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Thread specific IRQL's and processor specific IRQL's

OSR_Community_UserOSR_Community_User Member Posts: 110,217
1. where thread saves the information of IRQL, that thread is running?
2. where processor saves the information of IRQL, that processor is running at?
3. why paged memory can not be accessed at DPC Level?
4. why at DPC level, we can't wait infinitely?
5. how IRQL's of thread and processor are tracked?

Comments

  • wdwd Member - All Emails Posts: 26
    6. Beam directly into my brain so that I don't have to read anything...

    https://docs.microsoft.com/en-us/sysinternals/learn/windows-internals

    ...Would be a good place to start

    -Wade



    On Thu, Jul 5, 2018 at 5:32 AM, xxxxx@gmail.com <
    xxxxx@lists.osr.com> wrote:

    > 1. where thread saves the information of IRQL, that thread is running?
    > 2. where processor saves the information of IRQL, that processor is
    > running at?
    > 3. why paged memory can not be accessed at DPC Level?
    > 4. why at DPC level, we can't wait infinitely?
    > 5. how IRQL's of thread and processor are tracked?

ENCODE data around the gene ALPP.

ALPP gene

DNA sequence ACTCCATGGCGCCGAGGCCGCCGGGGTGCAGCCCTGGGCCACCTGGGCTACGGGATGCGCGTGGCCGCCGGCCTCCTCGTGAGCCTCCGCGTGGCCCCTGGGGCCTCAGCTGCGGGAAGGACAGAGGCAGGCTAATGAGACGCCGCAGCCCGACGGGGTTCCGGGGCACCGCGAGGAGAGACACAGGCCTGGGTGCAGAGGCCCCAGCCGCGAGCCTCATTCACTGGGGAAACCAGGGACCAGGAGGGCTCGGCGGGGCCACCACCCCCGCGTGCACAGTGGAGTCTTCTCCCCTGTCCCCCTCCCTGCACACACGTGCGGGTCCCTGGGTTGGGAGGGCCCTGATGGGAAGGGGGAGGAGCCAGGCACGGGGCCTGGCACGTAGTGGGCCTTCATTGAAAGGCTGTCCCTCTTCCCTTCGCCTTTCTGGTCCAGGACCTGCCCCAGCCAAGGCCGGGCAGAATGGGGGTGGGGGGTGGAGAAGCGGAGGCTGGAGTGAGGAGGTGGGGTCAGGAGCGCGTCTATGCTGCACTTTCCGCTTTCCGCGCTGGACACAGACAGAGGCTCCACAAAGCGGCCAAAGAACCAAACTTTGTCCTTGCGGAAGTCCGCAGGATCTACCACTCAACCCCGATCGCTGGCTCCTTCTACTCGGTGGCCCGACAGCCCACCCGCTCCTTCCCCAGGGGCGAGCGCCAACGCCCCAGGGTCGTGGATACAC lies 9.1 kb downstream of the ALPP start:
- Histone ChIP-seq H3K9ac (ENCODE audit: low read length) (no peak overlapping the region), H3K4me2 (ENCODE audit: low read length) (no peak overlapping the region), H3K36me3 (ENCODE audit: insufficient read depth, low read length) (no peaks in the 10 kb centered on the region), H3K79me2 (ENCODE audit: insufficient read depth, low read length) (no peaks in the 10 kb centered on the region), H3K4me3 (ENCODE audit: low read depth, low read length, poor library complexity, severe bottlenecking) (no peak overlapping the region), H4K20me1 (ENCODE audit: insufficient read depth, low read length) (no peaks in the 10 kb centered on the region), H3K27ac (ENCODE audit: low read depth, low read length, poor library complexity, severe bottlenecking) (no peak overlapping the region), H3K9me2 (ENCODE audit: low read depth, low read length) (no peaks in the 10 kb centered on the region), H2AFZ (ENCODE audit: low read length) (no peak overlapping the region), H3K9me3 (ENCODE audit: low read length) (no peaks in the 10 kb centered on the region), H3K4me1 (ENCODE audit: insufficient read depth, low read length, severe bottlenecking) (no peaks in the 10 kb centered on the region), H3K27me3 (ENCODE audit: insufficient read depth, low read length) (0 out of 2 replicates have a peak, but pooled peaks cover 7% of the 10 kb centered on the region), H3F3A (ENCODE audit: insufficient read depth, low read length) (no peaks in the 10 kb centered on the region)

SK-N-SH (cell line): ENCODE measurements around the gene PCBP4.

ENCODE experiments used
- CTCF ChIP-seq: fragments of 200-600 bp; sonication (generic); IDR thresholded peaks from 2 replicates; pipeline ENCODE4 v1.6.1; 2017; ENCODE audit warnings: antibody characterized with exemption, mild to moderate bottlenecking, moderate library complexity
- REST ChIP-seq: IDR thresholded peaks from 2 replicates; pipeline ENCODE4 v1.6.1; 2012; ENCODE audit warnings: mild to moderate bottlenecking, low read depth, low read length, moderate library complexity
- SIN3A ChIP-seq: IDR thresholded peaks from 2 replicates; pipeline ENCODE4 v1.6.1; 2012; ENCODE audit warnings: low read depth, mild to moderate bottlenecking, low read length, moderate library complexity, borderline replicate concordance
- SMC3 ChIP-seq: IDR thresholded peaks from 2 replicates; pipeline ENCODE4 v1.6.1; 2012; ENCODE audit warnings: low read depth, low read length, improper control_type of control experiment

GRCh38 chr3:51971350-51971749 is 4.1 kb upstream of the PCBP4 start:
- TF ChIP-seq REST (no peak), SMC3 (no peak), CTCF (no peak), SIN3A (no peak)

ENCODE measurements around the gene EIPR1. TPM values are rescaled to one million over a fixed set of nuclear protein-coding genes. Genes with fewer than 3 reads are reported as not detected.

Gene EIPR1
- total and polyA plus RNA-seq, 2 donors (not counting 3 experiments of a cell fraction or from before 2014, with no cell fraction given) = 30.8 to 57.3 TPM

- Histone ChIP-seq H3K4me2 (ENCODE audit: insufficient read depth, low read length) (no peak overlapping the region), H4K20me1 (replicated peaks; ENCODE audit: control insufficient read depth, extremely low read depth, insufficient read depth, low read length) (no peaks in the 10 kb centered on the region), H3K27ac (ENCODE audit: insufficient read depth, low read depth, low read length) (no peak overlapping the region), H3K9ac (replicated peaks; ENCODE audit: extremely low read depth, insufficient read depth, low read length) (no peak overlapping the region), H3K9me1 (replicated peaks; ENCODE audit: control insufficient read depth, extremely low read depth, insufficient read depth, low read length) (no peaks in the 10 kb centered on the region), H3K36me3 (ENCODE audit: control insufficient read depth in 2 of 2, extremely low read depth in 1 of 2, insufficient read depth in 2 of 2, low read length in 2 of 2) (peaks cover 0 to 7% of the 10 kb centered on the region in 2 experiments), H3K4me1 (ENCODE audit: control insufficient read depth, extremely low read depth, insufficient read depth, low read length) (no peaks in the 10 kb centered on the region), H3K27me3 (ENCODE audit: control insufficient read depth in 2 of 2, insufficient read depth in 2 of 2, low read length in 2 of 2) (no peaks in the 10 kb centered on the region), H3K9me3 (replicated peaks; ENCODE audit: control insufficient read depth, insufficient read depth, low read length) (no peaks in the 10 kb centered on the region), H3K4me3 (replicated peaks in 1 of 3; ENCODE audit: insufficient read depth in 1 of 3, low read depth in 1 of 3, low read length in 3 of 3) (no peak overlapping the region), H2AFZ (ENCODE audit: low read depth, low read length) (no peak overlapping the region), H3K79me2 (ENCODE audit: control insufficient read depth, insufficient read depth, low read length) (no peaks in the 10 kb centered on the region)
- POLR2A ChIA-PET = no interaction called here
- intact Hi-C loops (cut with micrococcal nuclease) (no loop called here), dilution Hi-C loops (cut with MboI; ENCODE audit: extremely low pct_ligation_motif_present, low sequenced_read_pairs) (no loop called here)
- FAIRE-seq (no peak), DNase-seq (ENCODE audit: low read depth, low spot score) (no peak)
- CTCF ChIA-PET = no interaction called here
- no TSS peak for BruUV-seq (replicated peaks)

>
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  • Tim_RobertsTim_Roberts Member - All Emails Posts: 12,914
    xxxxx@gmail.com wrote:
    > 1. where thread saves the information of IRQL, that thread is running?

    Why do you care?  Each processor has a processor context structure that
    holds current state information.  The IRQL is part of that.  Notice that
    the system interrupt controller also has to be programmed for the IRQL. 
    That's the point, after all -- insuring that the processor cannot be
    interrupted by a lower-IRQL source.


    > 2. where processor saves the information of IRQL, that processor is running at?

    Isn't that the same as question 1?


    > 3. why paged memory can not be accessed at DPC Level?

    Because the page manager also runs at dispatch.  When you run at
    dispatch level, you're doing so because you have some critical data
    structures that you need to protect, where system integrity would be
    compromised if these data structures were accessed.  You don't want to
    leave the system in that state while it goes to load and manage pages.


    > 4. why at DPC level, we can't wait infinitely?